Candidates accepted for listing must either have a pager or cellular telephone so they may be contacted when away from home. It is the patient's responsibility to be available at all times.
Patients need to inform the transplant coordinator when:
- They are sick or hospitalized
- They are going to be unreachable or unavailable
Patients are seen periodically by their transplant cardiologist at a frequency determined by their level of illness. While awaiting transplant, patients may require hospitalization for changes in their medical condition. The addition of intravenous medications or heart assist devices may be necessary to keep candidates stable until a donor heart becomes available.
Patients and their families are encouraged to take advantage of the many resources available at Inova Transplant Center. These include social workers trained in the needs of transplant patients and their families and monthly patient support groups. These resources can be helpful in coping with and alleviating the stress associated with the patient's medical condition.
All donor hearts are assessed carefully to ensure the best quality organ for each recipient. They undergo an evaluation by a cardiologist including physical examination, echocardiogram, EKG and a heart catheterization if indicated. Laboratory testing is done to evaluate for exposure to or presence of infectious diseases.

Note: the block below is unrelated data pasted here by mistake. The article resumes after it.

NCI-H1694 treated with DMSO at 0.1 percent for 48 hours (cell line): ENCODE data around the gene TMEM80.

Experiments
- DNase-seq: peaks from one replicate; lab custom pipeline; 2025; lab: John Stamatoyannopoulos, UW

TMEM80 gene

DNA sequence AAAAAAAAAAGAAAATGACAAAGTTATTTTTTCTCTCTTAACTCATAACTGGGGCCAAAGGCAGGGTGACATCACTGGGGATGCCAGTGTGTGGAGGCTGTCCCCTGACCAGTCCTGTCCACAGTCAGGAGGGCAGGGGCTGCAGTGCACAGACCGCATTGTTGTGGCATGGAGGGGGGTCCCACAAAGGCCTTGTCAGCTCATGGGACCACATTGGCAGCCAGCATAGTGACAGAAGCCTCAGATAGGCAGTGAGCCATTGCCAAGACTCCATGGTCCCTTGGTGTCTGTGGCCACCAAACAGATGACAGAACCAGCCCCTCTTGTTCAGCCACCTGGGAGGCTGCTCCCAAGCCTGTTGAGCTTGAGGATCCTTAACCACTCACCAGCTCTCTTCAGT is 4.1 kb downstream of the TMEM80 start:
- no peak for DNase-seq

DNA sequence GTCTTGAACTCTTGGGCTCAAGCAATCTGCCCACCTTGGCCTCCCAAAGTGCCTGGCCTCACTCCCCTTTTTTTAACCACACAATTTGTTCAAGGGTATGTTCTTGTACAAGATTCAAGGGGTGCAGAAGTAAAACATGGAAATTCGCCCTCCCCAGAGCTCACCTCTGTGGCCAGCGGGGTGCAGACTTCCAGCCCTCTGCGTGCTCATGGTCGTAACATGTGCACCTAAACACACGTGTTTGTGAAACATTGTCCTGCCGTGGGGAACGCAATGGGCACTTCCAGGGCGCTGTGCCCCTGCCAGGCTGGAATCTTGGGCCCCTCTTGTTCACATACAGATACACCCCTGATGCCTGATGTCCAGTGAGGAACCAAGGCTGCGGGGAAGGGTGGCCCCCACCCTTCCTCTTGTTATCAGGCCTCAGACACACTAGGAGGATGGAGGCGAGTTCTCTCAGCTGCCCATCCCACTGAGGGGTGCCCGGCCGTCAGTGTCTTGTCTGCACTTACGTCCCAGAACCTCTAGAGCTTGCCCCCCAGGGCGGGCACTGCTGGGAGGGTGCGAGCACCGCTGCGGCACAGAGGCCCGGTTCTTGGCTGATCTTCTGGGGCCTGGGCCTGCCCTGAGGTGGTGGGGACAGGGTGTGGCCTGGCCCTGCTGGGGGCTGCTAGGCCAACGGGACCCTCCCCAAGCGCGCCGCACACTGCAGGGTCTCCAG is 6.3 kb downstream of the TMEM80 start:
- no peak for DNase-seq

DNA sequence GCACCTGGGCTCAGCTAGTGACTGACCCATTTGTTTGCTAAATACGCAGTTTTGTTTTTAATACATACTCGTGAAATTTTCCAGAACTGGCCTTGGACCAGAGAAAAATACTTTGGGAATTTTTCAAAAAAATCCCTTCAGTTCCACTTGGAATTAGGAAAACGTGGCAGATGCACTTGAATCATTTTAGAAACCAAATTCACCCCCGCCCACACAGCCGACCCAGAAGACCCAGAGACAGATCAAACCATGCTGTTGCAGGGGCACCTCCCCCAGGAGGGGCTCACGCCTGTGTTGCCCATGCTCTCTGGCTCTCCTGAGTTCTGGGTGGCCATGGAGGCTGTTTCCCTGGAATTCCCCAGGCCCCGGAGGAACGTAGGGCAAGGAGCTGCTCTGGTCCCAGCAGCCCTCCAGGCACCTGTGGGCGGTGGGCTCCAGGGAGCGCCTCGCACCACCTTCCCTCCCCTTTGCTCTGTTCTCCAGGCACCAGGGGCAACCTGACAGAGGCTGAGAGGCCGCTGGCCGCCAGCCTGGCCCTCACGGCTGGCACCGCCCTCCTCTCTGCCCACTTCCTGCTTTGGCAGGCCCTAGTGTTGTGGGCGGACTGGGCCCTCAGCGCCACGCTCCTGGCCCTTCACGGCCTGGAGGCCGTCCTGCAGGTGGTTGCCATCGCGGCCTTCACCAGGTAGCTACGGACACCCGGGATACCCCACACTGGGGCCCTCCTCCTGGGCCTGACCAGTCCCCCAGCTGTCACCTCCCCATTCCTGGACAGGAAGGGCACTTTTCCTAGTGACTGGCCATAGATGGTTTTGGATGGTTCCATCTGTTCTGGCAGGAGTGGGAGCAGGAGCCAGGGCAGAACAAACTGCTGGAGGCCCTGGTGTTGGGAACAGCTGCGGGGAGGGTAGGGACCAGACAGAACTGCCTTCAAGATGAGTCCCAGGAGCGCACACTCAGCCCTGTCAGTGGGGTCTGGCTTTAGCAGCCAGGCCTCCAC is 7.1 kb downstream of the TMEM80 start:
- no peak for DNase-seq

The ultimate decision of whether a heart is suitable for donation is made by our surgeon, who goes out to the donor hospital to procure the heart. It is not uncommon that a heart that by all parameters appears suitable, turns out to have a problem that is only evident at the time of the surgical procurement.
With all these potential pitfalls, it is not uncommon for any potential heart transplant recipient to have one or more "dry runs," where the patient is admitted for transplantation only to find out subsequently that the donated organs are unsuitable for transplantation. Potential recipients then are discharged. These experiences can be an emotional roller coaster for patients and their families, and it is therefore important to be aware they are possible, even likely, during the period before transplantation.